Forget about Moore's Law faltering at the edge of physics, put aside all worries about complexity defeating our security and management needs. The abyss into which we stare is deeper than either. We are running out of acronyms.
For years, engineers and marketing types alike rapaciously mined the English language. At first, the pickings were plentiful. Your display is composed of single bits of information that make up the picture elements? Call them pixels. Randomly accessible memory? RAM. The language of information technology glistened with newly cut jewels: modems, IO, VDU, hex, DMA, CPU -- some might be less than beautiful, but all filled a need, were quick to say and brooked no ambiguity. It was all so easy.
Too easy. As the seams close to the surface were worked out, finding new ways to describe new ideas became harder and the results less satisfactory. Where once the simple LAN did full service for your local area network, now the 802.11a/b/g high speed DSS/FSS wireless LAN has to be coupled to the incomprehensible Wi-Fi -- wireless fidelity, whatever that means. That in turn mutates to WiMax which some marketeer would probably say means Wireless to the Max, if you let them. Some people have given up altogether: Zigbee might be a fine name for a children's cartoon character, but it has no cognitive connection whatsoever with the 802.15.4 low-power personal area networking standard Might as well call your next CPU Spongebob Squarepantium. At least Pentium sounded like a real word.
Yet those who continue to try and stick to the rules do no better. Ultrawideband wireless takes the standard inflection to UWB, which is fair enough -- were it not for the fact it has five syllables, enough for the second line of a haiku and one more than the word it seeks to replace. There is a move afoot to call the technology uweeba, but that has gained no ground, probably because any word with 'wee' in the middle has overtones of childishness and tweeness. Or take the well-meaning folks behind OpenOffice.org. That's easy enough to say but looks as ugly as a bullfrog in print: you can't call it Open Office because that's not its name, and attempts to render it as OOo resemble a hieroglyph for a grazing cow.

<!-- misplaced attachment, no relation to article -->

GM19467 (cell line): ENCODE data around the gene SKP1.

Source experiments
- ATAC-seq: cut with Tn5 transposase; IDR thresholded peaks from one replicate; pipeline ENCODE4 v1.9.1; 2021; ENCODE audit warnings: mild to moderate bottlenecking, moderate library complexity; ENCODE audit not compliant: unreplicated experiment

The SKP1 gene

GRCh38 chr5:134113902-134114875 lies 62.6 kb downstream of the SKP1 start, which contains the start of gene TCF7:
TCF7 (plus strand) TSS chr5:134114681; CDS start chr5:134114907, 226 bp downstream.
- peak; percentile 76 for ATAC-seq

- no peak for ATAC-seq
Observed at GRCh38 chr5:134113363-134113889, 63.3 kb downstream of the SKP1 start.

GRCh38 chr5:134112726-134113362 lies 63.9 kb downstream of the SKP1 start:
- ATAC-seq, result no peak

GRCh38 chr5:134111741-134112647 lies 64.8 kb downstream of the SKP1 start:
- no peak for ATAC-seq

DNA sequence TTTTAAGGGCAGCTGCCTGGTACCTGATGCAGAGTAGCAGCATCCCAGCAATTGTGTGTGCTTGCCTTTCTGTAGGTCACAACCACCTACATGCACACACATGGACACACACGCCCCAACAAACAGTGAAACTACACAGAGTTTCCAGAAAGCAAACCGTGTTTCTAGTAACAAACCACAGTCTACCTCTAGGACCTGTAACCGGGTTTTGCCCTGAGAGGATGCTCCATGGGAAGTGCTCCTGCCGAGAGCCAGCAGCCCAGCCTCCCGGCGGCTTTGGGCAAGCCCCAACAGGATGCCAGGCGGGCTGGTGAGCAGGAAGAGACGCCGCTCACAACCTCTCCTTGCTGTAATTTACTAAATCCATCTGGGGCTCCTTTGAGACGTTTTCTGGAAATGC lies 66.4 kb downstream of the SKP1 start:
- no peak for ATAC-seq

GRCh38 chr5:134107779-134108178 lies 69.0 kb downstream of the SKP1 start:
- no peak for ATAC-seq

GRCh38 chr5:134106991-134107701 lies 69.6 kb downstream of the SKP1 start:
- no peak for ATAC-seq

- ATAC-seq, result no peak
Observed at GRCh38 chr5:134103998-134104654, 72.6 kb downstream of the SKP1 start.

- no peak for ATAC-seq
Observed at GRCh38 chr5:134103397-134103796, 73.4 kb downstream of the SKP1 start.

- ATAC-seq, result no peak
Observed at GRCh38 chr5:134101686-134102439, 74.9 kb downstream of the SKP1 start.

There is even the suspicion that some may be using this global shortage for their own ends. Take the Microsoft trusted computing initiative called Palladium. That was a splendid name. Not only is it a tarnish-resistant metal, but in classical times it was the name for a sacred object that safeguarded a city or state. Yet as controversy mounted, Palladium was ditched in favour of the Next Generation Secure Computing Base -- NGSCB. Try saying that, remembering what it stands for or understanding what it means -- and watch it drift off the radar like a stealth bomber.
We have no time to lose. French speakers have the right idea: wherever you have Francophones, you have tongue troopers who tirelessly repel foreign invaders and promote the one true language. L'Académie Française should be our model - a committed collection of conservative experts who apply strict standards to any linguistic innovation. Before any new technology is allowed out of the labs, it and the proposed name -- with any acronyms or abbreviations -- should be submitted for inspection. The ugly, the unpronounceable and the frankly absurd can thus be stoppered before birth, and our desperately limited supply of untapped resources be put to the best use possible. Where a new idea simply cannot be given a snappy, obvious and informative name, it should be quietly forgotten. Old, outdated or unused acronyms can be reclaimed and refurbished: this will put an end to such problems as ATM standing for Asynchronous Transfer Mode, Automatic Teller Machine and Adobe Type Manager. We may even get back to a world where IP make sense.
I realise that this move alone will cause the greatest difficulties to the many teams of management consultants working in IT whose well-padded existence depends on inventing new and incomprehensible terms with which to wrap up old ideas that nobody's thought about for a couple of years. They shouldn't worry: the Mondial Institute for Naming Technology (MINT -- see how easy it is?) will need to do much research and issue many papers on how it is to carry out its essential tasks - and nothing is as opaque to the general reader as a linguist talking about language. A little retraining and everyone will be kept profitably busy, as before.
For now, I call for a moratorium on new coinings and a more careful use of the old.
Rupert Goodwins is the technology editor of ZDNet UK